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Subjects:

Keywords:

  • Shakespeare
  • As You Like It
  • Poaching
  • Enclosure
  • Agrarian Capitalist
  • Marx
  • Polanyi

"Bardwashing" Shakespeare: Food Justice, Enclosure, and the Poaching Poet

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Journal Title:

Journal of Social Justice

Volume:

Volume 5

Publisher:

, Pages 1-21

Type of Work:

Article | Final Publisher PDF

Abstract:

William Shakespeare arguably represents the height of English intellectual creativity. His drama and poetry transcend his mortality, speaking to generation upon generation with an authoritative appeal that seems morally superior because of its durability over the centuries. In his play As You Like It, Shakespeare even appears to glorify the social bandit and proto food activist. Characters that survive in the Forest of Arden by poaching their usurping duke’s deer are likened to the mythical figure, Robin Hood. The allusion achieves greater significance when considered alongside near-contemporary pseudo-biographies that record Shakespeare’s early life as a poacher and youthful renegade. At face value, Shakespeare’s Robin Hood reference might suggest his subtle advocacy of food sovereignty and social justice. This romanticized image is supported by later historiographies that interpret medieval and early modern enclosure from a specifically partisan viewpoint. Early nineteenth century historians who referenced More’s Utopia, and whose influence is evident in enclosure analyses ranging from Marx to Polanyi and Bookchin, unwittingly assist in perpetuating the iconography of the social bandit Shakespeare, united with his rebellious rural contemporaries. Surprisingly, however, Shakespeare’s true personality – that of a shrewd and ruthless businessman, at ease with hoarding in time of famine as purchasing common-land rights and privileges at the expense of his impoverished neighbors – is less familiar. The opportunistic, land-grabbing, pro-enclosure Bard, while not erased from critical view, is certainly shielded by the bardolatrous hero-worship of later ages. This “Bardwashing” of Shakespeare’s agrarian capitalist identity, in favor of the morally irreproachable icon, owes much to gossip gleaned from the very people most impacted by his aggressive exurbanite dealings. This paper interrogates the populist iconography of Shakespeare, and questions his reinvention as a local celebrity and Robin Hood eco-champion, rather than aggressive capitalist willing to exploit for immediate profit the food justice rights of his hometown community.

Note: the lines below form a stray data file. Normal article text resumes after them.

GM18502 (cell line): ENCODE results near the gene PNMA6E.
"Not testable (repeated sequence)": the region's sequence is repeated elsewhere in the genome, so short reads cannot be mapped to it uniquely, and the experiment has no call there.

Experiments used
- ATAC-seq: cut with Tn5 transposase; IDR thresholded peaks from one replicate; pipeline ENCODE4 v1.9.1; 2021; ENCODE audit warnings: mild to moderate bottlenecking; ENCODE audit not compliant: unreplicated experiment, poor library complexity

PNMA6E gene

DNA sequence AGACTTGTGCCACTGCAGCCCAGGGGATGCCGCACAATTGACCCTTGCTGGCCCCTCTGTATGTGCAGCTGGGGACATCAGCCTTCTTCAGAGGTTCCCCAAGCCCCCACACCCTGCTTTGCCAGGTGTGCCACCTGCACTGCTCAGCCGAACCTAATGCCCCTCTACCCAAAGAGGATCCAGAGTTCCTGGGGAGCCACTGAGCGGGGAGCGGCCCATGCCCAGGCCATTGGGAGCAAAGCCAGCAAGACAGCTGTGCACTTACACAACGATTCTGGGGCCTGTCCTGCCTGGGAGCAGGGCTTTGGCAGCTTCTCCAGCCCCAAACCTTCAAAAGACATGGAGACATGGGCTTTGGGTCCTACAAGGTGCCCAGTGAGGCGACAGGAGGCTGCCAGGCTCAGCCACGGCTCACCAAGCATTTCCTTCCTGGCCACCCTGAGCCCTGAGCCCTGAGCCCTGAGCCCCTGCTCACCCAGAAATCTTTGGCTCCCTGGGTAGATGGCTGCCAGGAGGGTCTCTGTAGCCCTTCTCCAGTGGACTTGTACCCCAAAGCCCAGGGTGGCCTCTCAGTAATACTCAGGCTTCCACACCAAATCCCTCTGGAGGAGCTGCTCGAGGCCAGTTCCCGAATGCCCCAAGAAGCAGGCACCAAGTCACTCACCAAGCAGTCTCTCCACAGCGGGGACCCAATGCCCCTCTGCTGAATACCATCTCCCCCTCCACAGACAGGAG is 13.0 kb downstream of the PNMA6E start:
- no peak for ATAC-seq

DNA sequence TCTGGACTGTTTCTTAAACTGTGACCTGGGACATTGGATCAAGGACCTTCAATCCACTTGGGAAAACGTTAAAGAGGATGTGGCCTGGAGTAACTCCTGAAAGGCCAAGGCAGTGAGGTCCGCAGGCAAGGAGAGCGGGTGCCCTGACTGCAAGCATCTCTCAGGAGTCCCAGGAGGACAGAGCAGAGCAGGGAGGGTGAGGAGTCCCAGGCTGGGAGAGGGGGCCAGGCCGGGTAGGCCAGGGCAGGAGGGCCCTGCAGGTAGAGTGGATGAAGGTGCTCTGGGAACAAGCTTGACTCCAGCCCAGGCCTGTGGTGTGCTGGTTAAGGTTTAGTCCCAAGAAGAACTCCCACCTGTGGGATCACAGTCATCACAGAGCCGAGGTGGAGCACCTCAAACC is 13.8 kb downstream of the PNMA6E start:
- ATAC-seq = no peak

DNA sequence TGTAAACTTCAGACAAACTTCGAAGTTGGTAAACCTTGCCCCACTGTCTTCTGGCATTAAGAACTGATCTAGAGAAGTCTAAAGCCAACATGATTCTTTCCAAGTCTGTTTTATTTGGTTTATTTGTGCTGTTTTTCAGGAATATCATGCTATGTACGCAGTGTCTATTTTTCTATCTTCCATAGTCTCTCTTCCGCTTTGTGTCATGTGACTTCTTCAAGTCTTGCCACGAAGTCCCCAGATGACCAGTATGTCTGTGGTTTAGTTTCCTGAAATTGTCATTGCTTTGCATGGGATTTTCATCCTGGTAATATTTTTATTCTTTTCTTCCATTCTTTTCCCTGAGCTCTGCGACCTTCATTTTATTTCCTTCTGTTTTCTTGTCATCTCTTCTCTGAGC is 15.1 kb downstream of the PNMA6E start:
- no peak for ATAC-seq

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©2015 Transformative Studies Institute

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